Glueing The Wood:

1) Now fold open the two pieces of plywood and put them next to each other.

2) Now prepare your glue [as specified on the bottle - if needed] and paint on the two pieces with a paintbrush. Be sure to put enough glue because the wood will soak up most of it. [All the excess will be drawn out through the drilled holes]. Now smack the two pieces together.

3) Now take one wood screw and screw it in the top hole of the plywood to hold the two pieces together. DO NOT SCREW any screws in the other holes.

4) Ad the weights again and check the curves to your liking. If satisfied, start screwing screws in all of the holes {glue will be dripping everywhere now}.

Clamps can also be used. Make sure everything is TIGHT.

5) Now check the curve for the last time - if everything is all right, leave it for at least 24 hours.

Time to Cut it Out:

1) Check that the glue is set and dried COMPLETELY.

2) Remove all of the screws and properly cut out the board along the traced line.

 

Sanding:

1) After the board is cut, use either a belt sander or a sanding block [60 or 80 grit] and sand down the board.{You can make the edges round by drawing a line 3mm in from the edge as a guideline and sand the edges}.

When that is done take fine sandpaper [120 grit] and sand the edges. Now everything should be ready for the first layer of Varnish.

Varnish:

1) Get our the polyurethane varnish and using a paintbrush apply the varnish to the entire board.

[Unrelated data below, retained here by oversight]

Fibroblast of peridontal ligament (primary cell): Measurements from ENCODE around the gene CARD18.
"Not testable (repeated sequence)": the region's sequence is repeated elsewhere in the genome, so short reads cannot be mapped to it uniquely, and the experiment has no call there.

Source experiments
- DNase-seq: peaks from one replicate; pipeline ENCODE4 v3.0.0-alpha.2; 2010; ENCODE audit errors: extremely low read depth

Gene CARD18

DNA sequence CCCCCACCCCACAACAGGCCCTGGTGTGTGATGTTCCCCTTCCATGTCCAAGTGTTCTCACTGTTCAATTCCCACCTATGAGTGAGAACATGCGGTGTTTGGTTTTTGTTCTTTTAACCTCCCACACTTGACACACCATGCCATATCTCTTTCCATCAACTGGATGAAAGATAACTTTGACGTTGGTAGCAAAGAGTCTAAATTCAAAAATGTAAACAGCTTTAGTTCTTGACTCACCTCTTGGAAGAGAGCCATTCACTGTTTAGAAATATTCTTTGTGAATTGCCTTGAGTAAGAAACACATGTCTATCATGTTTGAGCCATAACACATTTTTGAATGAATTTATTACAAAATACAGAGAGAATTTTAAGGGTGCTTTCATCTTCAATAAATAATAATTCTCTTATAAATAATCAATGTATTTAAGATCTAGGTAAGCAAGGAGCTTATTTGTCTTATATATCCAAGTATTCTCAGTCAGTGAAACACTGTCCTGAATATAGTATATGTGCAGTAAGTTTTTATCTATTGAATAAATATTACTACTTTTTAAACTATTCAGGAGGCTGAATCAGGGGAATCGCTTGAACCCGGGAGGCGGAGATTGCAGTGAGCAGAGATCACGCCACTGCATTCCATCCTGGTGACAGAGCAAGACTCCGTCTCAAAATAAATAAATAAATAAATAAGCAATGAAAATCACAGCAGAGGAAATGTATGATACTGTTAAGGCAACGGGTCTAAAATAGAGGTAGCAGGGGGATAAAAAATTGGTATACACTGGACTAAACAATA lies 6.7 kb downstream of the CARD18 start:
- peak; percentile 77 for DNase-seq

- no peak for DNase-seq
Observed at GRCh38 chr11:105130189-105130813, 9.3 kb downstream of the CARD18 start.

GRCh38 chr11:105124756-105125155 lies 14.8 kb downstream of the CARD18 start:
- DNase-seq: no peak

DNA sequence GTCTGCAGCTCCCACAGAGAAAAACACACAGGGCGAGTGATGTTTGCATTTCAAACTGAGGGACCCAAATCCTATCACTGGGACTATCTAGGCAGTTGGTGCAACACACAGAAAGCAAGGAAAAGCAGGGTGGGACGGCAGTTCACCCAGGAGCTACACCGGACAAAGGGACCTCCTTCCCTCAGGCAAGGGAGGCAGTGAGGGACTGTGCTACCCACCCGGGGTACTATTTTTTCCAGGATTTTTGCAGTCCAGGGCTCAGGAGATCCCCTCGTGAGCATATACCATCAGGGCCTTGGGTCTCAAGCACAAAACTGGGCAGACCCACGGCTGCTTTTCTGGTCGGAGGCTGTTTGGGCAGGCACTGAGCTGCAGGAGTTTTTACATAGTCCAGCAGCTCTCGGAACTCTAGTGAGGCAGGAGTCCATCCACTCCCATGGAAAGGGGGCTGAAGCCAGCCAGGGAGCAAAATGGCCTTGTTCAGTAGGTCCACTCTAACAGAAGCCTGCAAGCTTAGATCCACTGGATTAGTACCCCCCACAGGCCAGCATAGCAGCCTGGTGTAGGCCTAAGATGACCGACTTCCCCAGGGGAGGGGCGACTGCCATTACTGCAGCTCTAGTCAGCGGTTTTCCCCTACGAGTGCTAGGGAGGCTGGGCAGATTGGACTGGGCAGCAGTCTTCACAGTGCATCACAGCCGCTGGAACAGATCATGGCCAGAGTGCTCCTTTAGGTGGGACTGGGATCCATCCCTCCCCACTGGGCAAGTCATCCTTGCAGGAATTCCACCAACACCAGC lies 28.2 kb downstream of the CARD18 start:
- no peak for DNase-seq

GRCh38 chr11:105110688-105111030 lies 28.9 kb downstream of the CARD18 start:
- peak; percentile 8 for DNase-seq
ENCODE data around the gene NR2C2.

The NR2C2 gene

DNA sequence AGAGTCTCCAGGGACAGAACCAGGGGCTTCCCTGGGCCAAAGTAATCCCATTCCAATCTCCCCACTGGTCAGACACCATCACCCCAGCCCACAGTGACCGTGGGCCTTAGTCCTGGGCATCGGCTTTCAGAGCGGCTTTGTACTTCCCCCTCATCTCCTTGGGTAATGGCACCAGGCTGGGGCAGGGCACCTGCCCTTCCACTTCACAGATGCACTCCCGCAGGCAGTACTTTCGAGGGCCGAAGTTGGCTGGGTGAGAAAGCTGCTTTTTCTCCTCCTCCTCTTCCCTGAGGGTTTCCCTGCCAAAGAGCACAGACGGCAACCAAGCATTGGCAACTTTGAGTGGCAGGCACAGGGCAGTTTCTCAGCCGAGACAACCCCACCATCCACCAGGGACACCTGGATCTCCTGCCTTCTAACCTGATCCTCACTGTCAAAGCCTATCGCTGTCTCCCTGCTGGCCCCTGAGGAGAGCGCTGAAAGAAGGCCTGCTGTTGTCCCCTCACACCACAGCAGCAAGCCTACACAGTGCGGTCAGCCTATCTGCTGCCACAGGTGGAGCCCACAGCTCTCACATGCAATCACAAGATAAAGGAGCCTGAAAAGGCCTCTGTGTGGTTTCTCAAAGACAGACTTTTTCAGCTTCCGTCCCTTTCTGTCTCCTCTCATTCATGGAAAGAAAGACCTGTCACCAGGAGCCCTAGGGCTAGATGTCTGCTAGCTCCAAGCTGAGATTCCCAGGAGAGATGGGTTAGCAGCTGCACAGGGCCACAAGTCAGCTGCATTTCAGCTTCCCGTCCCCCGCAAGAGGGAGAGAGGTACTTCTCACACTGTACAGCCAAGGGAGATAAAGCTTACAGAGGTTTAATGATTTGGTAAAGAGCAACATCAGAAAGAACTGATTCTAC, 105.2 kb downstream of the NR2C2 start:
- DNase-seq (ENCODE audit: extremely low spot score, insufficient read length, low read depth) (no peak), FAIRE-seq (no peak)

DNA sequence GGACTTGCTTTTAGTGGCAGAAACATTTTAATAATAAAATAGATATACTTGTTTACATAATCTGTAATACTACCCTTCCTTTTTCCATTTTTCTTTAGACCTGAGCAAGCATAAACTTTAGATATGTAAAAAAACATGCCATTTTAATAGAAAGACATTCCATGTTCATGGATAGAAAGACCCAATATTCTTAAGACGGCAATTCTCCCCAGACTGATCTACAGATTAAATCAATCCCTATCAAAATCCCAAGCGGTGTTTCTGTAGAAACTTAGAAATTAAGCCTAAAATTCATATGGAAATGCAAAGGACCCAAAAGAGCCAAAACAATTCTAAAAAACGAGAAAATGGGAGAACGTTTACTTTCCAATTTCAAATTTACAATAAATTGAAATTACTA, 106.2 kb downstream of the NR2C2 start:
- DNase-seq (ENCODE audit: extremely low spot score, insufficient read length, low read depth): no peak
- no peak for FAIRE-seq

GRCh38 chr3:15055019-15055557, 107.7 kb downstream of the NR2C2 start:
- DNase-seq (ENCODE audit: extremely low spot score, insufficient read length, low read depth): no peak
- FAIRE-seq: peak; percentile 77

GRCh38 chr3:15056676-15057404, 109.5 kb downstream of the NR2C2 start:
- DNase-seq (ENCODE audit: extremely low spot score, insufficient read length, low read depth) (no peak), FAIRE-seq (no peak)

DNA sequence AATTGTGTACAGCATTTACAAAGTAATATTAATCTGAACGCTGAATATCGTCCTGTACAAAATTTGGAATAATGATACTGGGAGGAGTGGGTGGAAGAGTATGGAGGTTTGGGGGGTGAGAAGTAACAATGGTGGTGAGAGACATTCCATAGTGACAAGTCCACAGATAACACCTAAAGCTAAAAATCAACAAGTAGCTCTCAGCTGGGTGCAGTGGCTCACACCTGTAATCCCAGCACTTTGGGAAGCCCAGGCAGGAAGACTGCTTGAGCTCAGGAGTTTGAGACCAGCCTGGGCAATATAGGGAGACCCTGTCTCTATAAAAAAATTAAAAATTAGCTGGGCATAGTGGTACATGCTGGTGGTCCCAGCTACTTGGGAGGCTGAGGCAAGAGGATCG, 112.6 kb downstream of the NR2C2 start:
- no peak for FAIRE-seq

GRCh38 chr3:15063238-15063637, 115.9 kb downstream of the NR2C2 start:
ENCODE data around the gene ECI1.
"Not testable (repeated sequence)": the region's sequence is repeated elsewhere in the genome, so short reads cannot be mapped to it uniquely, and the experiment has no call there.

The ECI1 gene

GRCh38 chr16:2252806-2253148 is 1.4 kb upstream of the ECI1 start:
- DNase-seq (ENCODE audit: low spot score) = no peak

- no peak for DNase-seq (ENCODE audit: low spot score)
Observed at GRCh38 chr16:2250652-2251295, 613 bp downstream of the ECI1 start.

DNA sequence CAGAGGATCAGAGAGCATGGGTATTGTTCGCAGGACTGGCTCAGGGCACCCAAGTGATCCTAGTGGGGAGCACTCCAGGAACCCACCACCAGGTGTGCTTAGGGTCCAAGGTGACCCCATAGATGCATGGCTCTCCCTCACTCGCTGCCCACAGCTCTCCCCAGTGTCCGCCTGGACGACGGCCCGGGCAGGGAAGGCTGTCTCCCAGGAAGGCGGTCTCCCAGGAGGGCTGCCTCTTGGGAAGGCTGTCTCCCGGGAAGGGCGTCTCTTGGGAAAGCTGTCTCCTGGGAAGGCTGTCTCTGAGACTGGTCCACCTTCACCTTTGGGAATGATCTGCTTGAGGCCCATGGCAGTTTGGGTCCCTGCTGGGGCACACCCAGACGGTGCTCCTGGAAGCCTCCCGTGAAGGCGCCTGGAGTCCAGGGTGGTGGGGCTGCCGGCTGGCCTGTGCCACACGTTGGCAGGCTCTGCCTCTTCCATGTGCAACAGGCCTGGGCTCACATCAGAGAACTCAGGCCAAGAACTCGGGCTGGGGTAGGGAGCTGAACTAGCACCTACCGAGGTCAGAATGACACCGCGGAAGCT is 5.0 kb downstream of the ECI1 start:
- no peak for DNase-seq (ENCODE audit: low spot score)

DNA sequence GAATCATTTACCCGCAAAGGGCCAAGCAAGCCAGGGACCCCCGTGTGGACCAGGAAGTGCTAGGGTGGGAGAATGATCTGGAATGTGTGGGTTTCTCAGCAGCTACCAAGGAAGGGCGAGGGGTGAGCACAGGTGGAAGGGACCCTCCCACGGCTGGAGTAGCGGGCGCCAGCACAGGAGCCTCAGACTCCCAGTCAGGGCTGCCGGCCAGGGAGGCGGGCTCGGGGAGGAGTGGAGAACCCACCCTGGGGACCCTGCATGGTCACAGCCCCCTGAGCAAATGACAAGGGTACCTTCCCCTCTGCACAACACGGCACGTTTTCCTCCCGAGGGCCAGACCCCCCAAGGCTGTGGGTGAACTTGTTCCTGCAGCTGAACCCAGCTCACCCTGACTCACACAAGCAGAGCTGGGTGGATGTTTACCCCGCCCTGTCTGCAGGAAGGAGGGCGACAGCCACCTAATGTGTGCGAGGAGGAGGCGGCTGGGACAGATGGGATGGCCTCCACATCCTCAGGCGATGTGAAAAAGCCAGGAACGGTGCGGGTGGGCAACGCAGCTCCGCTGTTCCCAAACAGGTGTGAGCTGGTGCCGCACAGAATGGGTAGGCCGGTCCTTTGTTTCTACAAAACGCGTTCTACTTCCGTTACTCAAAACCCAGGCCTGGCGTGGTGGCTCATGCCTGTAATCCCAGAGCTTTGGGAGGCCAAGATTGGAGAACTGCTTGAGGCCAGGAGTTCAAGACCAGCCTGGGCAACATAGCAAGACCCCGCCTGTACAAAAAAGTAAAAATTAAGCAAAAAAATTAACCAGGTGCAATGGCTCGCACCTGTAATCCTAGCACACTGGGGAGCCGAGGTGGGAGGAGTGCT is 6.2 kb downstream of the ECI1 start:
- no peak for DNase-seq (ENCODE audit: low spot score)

2) When the 1st layer is dry, lightly sand it using p600 or p800 sandpaper.

3)You can use a waterproof marker to leave your mark on the board over the sanded layer of varnish. After the design is done, apply the 2nd layer of varnish, but make sure the board is clean first.

4) When the varnish is dry, lightly sand with p1000 or p2000 sandpaper. It is now able to be painted. You can use some polyurethane paint [also used on boats].

5) Use some masking tape and apply on the edges of the board to make a clean line about 2mm from the edge.

6) Before the paint is completely dried, remove the tape so it doesn’t leave marks on the board.

Almost Done - Finishing The Board:

1) When the paint is dry the holes are able to be drilled in the board.

2) First get the trucks and mark where the holes need to be drilled.

3) Drill the holes, add the trucks, risers, bearings, wheels, grip tape [optional], and stand back and have a look.

 

 

for more information go to http://www.geocities.com/toothlesslongboards/

Here is a photo of the board I am making. I am in the process of sanding it, but the sandpaper on the sanding belt broke, so I am waiting for a new piece. After I plan to paint it, and then fiberglass it, using a fiberglass cloth and epoxy to give it a glassy finish. I just used some 1/2" scrap wood, so it is 1" thick and has 8ply. It is about 35" long, because that's the only size wood I could find. Check back for more photos of the completed board.

dsc00179.jpg
Here is a picture of the board I am currently making.

If you'd like instructions on fiberglassing your board [no varnish] email me.